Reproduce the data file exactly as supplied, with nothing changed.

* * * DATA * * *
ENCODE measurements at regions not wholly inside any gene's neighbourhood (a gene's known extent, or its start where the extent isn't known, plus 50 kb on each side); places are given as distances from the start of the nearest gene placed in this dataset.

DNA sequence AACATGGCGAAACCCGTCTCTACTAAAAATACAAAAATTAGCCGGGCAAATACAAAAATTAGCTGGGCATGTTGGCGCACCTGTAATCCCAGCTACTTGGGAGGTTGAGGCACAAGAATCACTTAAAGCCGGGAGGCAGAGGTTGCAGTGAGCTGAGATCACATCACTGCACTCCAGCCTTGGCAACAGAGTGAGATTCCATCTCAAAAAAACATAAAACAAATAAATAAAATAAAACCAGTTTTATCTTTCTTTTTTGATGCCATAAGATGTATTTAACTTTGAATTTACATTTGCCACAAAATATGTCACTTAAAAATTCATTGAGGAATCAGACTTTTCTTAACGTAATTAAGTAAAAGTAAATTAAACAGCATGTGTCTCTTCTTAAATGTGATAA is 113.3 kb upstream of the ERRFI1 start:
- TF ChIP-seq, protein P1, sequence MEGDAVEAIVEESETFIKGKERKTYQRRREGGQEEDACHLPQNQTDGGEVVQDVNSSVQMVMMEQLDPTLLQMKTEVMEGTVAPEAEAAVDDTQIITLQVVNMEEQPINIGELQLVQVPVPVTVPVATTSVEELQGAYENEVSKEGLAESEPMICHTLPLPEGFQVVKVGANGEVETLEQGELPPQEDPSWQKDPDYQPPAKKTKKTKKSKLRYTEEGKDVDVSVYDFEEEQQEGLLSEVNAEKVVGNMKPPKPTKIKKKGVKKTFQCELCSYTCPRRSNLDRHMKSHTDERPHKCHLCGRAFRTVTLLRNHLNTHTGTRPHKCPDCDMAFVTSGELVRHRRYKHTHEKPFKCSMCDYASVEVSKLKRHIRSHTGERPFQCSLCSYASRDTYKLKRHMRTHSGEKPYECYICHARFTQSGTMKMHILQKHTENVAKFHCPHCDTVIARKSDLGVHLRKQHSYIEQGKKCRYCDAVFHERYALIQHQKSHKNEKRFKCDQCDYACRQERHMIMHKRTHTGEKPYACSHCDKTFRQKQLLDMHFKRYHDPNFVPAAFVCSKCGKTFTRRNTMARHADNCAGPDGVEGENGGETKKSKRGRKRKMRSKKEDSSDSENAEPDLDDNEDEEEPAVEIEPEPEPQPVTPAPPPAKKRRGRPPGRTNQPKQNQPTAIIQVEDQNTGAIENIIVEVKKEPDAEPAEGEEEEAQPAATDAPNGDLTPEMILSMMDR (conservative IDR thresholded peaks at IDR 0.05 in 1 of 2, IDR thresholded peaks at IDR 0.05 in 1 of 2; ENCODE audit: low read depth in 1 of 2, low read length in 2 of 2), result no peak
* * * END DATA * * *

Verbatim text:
ENCODE measurements at regions not wholly inside any gene's neighbourhood (a gene's known extent, or its start where the extent isn't known, plus 50 kb on each side); places are given as distances from the start of the nearest gene placed in this dataset.

DNA sequence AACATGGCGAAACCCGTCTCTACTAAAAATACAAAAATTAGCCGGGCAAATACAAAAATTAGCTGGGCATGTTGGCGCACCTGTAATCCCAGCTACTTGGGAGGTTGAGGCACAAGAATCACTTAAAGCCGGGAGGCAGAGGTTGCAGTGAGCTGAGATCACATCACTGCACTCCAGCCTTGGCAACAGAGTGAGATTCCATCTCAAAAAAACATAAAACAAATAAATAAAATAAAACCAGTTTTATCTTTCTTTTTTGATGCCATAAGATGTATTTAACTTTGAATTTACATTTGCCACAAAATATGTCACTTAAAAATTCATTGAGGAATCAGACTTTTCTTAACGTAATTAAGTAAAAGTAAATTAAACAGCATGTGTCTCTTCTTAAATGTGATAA is 113.3 kb upstream of the ERRFI1 start:
- TF ChIP-seq, protein P1, sequence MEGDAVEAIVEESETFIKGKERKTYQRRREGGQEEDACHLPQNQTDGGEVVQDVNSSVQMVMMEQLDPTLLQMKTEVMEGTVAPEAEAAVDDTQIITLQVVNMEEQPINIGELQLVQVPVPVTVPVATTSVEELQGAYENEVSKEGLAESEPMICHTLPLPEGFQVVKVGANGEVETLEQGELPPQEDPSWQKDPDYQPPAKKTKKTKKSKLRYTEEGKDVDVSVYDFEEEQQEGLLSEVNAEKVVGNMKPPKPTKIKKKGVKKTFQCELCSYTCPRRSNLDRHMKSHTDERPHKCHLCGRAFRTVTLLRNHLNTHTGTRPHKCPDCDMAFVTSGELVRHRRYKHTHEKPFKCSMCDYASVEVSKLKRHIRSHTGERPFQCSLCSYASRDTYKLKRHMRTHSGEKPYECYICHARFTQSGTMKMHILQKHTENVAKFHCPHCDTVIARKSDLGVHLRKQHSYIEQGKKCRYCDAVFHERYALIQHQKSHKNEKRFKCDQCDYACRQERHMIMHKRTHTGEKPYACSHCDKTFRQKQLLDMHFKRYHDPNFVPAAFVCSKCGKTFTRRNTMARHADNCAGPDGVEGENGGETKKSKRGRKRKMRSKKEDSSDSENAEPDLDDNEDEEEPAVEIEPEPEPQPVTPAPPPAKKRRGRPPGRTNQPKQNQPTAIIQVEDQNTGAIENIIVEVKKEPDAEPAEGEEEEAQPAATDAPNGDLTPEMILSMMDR (conservative IDR thresholded peaks at IDR 0.05 in 1 of 2, IDR thresholded peaks at IDR 0.05 in 1 of 2; ENCODE audit: low read depth in 1 of 2, low read length in 2 of 2), result no peak